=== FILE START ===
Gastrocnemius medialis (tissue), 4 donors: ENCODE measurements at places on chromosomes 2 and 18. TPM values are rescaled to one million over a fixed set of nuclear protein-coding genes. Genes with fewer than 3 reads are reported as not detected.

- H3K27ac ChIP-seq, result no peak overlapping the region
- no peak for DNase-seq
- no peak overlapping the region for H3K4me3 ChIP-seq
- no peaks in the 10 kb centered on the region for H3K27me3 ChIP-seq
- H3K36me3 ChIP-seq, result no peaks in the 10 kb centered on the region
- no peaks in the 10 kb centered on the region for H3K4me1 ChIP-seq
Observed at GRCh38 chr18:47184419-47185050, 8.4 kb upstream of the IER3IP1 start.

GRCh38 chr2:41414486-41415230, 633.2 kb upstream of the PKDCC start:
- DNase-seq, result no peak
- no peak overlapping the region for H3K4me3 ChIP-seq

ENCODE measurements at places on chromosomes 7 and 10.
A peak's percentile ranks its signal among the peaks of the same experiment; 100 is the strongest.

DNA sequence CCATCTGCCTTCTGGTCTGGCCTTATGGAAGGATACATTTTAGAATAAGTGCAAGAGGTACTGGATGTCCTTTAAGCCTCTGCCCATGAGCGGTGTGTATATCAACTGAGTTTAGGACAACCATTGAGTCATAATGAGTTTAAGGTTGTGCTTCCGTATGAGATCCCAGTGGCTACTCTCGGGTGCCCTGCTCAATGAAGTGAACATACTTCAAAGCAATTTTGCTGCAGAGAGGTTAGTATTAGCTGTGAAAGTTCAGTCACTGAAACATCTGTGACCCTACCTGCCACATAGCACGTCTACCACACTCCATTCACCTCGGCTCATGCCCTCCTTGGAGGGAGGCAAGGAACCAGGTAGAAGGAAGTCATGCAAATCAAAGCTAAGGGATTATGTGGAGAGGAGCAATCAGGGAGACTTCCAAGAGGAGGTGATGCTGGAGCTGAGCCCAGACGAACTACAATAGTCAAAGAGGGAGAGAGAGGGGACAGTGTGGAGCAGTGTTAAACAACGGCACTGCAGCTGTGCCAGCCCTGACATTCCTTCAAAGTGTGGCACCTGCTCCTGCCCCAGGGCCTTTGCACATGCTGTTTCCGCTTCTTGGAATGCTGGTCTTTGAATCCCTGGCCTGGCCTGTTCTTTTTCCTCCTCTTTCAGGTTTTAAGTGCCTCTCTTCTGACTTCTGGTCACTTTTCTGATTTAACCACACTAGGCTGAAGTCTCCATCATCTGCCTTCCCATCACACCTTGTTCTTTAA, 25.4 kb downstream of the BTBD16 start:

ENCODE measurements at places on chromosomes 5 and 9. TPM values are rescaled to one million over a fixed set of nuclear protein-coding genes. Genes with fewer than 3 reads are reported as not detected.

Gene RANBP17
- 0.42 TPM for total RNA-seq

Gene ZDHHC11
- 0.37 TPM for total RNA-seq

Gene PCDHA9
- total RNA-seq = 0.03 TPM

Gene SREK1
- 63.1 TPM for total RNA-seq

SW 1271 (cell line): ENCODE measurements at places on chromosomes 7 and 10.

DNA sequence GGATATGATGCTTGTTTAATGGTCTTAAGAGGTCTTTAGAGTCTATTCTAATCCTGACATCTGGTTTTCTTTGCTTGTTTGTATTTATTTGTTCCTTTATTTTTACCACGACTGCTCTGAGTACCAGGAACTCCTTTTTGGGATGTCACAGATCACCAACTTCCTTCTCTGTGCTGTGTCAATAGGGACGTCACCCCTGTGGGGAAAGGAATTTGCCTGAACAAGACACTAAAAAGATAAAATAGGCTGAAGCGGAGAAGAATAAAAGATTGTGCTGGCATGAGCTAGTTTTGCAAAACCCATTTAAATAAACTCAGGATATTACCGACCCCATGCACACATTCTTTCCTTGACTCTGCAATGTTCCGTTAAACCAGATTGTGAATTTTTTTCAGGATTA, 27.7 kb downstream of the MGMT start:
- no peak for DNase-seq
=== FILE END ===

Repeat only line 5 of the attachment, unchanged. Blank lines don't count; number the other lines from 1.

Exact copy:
- no peaks in the 10 kb centered on the region for H3K27me3 ChIP-seq